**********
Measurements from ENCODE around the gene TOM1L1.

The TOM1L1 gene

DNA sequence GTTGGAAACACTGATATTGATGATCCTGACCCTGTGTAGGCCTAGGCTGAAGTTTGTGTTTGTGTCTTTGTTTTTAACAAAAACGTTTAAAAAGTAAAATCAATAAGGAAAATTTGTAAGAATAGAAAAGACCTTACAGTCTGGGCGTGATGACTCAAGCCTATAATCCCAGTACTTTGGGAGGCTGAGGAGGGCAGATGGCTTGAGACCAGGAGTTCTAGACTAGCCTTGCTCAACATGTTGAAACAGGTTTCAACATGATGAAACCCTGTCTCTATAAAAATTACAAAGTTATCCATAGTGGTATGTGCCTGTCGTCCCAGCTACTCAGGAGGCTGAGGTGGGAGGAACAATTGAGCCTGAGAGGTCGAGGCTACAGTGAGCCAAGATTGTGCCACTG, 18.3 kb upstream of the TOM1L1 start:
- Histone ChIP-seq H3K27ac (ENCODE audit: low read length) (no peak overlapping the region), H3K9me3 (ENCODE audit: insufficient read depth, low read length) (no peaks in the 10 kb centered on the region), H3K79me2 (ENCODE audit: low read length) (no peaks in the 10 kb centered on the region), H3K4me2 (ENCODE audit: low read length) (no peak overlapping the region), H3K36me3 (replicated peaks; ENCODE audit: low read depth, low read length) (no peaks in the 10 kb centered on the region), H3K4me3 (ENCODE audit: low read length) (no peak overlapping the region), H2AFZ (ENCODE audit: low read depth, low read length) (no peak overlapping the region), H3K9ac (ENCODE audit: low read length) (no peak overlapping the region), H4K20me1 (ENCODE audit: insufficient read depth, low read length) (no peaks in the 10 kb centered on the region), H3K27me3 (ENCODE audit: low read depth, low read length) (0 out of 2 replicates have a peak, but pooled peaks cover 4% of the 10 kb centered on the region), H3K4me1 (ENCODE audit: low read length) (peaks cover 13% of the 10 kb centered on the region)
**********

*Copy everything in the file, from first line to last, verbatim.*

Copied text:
Measurements from ENCODE around the gene TOM1L1.

The TOM1L1 gene

DNA sequence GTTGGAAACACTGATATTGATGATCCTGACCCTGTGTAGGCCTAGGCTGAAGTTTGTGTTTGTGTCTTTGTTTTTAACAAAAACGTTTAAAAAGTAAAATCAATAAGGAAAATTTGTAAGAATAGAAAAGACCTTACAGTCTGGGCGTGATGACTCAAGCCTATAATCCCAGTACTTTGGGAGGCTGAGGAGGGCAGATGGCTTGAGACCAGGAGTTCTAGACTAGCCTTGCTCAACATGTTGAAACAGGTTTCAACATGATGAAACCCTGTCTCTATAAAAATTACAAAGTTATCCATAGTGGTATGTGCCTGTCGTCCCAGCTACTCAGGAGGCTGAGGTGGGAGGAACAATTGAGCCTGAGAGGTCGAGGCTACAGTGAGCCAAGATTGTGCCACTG, 18.3 kb upstream of the TOM1L1 start:
- Histone ChIP-seq H3K27ac (ENCODE audit: low read length) (no peak overlapping the region), H3K9me3 (ENCODE audit: insufficient read depth, low read length) (no peaks in the 10 kb centered on the region), H3K79me2 (ENCODE audit: low read length) (no peaks in the 10 kb centered on the region), H3K4me2 (ENCODE audit: low read length) (no peak overlapping the region), H3K36me3 (replicated peaks; ENCODE audit: low read depth, low read length) (no peaks in the 10 kb centered on the region), H3K4me3 (ENCODE audit: low read length) (no peak overlapping the region), H2AFZ (ENCODE audit: low read depth, low read length) (no peak overlapping the region), H3K9ac (ENCODE audit: low read length) (no peak overlapping the region), H4K20me1 (ENCODE audit: insufficient read depth, low read length) (no peaks in the 10 kb centered on the region), H3K27me3 (ENCODE audit: low read depth, low read length) (0 out of 2 replicates have a peak, but pooled peaks cover 4% of the 10 kb centered on the region), H3K4me1 (ENCODE audit: low read length) (peaks cover 13% of the 10 kb centered on the region)